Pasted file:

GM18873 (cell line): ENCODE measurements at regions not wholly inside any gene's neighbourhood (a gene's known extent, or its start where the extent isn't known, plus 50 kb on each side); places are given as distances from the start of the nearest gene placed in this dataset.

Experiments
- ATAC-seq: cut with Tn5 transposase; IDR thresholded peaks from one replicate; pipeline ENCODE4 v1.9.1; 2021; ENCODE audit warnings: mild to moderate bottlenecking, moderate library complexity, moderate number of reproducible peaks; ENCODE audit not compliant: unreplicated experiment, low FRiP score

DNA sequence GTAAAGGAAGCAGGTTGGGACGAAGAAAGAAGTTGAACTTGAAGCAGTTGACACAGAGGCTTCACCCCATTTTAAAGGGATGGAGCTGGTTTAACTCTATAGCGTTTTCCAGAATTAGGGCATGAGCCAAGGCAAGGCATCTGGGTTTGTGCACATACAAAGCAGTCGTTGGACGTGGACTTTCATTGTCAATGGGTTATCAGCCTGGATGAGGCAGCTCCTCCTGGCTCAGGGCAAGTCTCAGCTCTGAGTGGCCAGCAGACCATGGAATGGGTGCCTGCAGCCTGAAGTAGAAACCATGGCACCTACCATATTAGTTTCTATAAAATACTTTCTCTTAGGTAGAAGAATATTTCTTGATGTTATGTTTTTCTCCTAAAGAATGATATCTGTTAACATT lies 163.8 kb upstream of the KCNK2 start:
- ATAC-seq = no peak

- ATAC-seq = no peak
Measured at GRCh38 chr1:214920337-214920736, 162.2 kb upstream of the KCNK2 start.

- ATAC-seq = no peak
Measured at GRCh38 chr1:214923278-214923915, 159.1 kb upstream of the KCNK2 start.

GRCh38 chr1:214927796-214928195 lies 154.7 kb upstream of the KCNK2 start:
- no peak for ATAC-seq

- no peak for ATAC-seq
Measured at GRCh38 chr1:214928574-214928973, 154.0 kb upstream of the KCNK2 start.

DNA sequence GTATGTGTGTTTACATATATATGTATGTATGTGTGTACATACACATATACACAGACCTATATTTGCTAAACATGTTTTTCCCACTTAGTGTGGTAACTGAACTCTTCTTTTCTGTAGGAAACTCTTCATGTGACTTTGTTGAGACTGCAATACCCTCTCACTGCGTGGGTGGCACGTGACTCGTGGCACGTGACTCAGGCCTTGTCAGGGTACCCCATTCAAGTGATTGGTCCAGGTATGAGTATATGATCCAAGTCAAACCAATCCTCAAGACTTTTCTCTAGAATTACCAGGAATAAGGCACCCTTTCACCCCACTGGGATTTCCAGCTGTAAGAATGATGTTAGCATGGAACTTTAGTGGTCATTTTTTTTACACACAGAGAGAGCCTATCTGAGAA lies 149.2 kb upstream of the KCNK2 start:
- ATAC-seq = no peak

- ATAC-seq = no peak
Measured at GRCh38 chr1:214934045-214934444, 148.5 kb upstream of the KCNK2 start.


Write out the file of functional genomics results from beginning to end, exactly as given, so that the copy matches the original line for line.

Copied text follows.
GM18873 (cell line): ENCODE measurements at regions not wholly inside any gene's neighbourhood (a gene's known extent, or its start where the extent isn't known, plus 50 kb on each side); places are given as distances from the start of the nearest gene placed in this dataset.

Experiments
- ATAC-seq: cut with Tn5 transposase; IDR thresholded peaks from one replicate; pipeline ENCODE4 v1.9.1; 2021; ENCODE audit warnings: mild to moderate bottlenecking, moderate library complexity, moderate number of reproducible peaks; ENCODE audit not compliant: unreplicated experiment, low FRiP score

DNA sequence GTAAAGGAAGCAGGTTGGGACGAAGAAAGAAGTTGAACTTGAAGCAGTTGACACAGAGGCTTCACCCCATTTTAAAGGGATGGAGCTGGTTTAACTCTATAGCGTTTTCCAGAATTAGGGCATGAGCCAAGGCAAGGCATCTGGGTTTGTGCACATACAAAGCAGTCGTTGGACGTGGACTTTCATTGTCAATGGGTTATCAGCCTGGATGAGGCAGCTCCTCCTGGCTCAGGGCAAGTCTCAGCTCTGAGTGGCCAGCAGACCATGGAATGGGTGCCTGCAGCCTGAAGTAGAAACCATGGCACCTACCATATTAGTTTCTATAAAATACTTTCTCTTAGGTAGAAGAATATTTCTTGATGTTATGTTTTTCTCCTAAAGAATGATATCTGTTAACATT lies 163.8 kb upstream of the KCNK2 start:
- ATAC-seq = no peak

- ATAC-seq = no peak
Measured at GRCh38 chr1:214920337-214920736, 162.2 kb upstream of the KCNK2 start.

- ATAC-seq = no peak
Measured at GRCh38 chr1:214923278-214923915, 159.1 kb upstream of the KCNK2 start.

GRCh38 chr1:214927796-214928195 lies 154.7 kb upstream of the KCNK2 start:
- no peak for ATAC-seq

- no peak for ATAC-seq
Measured at GRCh38 chr1:214928574-214928973, 154.0 kb upstream of the KCNK2 start.

DNA sequence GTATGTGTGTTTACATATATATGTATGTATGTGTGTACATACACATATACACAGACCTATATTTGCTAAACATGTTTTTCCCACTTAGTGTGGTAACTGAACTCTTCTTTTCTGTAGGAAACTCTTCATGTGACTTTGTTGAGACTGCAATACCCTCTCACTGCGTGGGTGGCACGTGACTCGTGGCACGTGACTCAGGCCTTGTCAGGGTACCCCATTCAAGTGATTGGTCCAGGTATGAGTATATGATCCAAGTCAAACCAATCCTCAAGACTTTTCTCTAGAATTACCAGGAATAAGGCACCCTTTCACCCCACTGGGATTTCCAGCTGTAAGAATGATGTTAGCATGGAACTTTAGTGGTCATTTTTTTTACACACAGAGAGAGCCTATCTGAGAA lies 149.2 kb upstream of the KCNK2 start:
- ATAC-seq = no peak

- ATAC-seq = no peak
Measured at GRCh38 chr1:214934045-214934444, 148.5 kb upstream of the KCNK2 start.